Make no mistake: Michigan’s economy is doing well, but the days of leading the nation in weekly paychecks are long over.
The state’s workers once made substantially more than the average American household (6 percent more in 2000). Now, the median household income is 4 percent less than that of the nation, $60,449 in Michigan in 2018 compared to $63,179 nationwide.
The cause: the loss of nearly 300,000 manufacturing jobs, many well-paying. And the jobs that have been created have largely been in the service sector and pay just over two-thirds, on average, what a factory job pays.
(The numbers are from before the coronavirus pandemic, which prompted more than 2 million residents to file for temporary unemployment benefits, but also caused personal incomes to spike because of federal stimulus payments."
Michigan is still a strong union state, with 658,000 people belonging to a local. But it’s becoming less so: The percentage of union members has fallen from nearly 20 percent of the workforce in 2008 to 14.5 percent in 2018 (compared to 10.5 percent nationwide), according to the Bureau of Labor Statistics.
The wage gap among genders in Michigan is just as profound as the nation: Women’s median weekly pay was $725 in 2017, compared to $928 for men.
Still, Michigan incomes are growing. Total statewide personal income grew to $505 billion in 2019, up from $424 billion in 2015, while per capita income jumped to $46,055 in 2017 from $42,812.
Uneven wages, poverty
The economy isn’t lifting all people evenly.
Median annual earnings among minorities still lag, at $25,765 in 2018 for African Americans and $27,212 for Hispanics compared to $32,206 for all residents statewide. Since 2012, poverty rates have declined to 27.6 percent from 36 percent for African Americans and 19.7 percent from 29.4 percent for Hispanics. (The state average is 14.1 percent)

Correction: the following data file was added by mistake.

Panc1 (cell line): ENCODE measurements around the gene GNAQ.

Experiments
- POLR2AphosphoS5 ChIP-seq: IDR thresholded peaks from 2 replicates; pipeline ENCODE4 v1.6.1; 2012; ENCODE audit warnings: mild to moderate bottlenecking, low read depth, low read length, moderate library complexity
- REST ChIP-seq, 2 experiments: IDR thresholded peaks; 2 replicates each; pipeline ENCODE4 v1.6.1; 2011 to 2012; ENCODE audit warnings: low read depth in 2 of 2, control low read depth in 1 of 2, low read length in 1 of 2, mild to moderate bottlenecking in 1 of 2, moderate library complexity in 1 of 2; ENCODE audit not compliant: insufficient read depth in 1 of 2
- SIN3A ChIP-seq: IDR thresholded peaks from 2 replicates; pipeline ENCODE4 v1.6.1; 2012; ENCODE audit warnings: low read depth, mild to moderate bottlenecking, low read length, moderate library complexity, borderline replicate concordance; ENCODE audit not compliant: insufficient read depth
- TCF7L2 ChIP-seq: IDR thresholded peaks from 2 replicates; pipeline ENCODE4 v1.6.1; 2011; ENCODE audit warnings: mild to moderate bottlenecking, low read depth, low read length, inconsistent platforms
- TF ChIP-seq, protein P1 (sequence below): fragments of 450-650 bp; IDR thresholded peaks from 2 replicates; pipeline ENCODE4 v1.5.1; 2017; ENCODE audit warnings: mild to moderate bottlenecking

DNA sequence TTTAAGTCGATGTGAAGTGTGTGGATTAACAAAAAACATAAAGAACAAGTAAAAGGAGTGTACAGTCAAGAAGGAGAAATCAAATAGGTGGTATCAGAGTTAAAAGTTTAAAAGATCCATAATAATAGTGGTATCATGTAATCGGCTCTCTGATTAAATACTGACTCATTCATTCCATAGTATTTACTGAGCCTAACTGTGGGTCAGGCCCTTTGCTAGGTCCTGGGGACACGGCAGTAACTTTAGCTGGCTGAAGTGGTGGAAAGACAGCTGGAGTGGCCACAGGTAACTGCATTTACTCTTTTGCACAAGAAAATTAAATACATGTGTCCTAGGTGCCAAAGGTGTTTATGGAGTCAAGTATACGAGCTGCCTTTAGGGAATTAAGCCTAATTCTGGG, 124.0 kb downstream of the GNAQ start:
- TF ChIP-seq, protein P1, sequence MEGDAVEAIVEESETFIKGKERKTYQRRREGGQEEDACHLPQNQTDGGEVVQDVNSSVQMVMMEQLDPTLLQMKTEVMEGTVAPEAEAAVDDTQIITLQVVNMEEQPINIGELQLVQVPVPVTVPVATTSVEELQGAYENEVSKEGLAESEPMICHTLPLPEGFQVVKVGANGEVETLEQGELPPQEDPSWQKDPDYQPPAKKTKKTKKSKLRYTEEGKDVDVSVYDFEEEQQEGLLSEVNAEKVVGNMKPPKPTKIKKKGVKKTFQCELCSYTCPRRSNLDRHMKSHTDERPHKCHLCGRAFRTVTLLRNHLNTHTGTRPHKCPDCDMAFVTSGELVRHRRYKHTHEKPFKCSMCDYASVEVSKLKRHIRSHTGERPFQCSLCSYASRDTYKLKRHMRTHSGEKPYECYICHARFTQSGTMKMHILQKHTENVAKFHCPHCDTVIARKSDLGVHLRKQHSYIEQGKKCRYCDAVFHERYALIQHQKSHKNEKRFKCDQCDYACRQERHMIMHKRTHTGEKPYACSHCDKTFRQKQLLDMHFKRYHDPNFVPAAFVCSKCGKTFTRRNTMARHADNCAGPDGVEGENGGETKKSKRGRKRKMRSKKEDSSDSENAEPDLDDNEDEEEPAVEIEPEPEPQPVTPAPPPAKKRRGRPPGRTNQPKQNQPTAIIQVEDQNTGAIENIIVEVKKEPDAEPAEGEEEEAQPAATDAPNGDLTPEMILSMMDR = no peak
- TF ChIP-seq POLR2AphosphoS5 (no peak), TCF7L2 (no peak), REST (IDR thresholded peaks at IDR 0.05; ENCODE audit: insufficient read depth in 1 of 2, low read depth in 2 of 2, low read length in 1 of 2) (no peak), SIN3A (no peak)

In Detroit and Flint, more than half of children under 18 and more than a third of all residents live in poverty. Median household income in Flint was $26,330 and $$27,838 for Detroit in 2018, according to the U.S. Census.
In other parts of the state, median household incomes are far higher, like in Ann Arbor ($61,247), Grand Rapids ($44,369), Okemos ($74,568), Midland ($61,076) and in Metro Detroit suburbs like Northville ($107,500) and Warren ($45,611.)
Again, education is a factor: In Okemos and Ann Arbor, more than 70 percent of adults have a college degrees. But in Detroit just 14.2 percent of adults have a college degree, while 12 percent do in Flint.
2020 Michigan Fact & Issue Guide
- Michigan could decide presidency. These are the facts that shape our state.
- 50 facts that frame Michigan, from health care and poverty to crime
- Michigan K-12 test scores slowly improving, but remain mediocre at best
- Early childhood education is key to success. Michigan still has work to do.
- Michigan college tuition hikes leave average graduate with $35K in debt
- Jobs up, poverty declines as Michigan emerges from Great Recession hangover
- Michigan has great access to health care. Health outcomes are another story
- Michigan’s cherished Great Lakes, clean waters face threats from all sides
- Michigan roads are infamously bad. But sewers and dams are in rough shape too
- Michigan doles out more in business tax breaks than it spends on schools
- Michigan employs 48K people. A quarter of them work in prisons.
- Nearly 200 Michigan communities are financially distressed, despite economy
- Michigan is a toss-up state again after favoring Democrats for a generation
- Michigan voters may weigh ballot issues on abortion, LGBTQ, lobbying reforms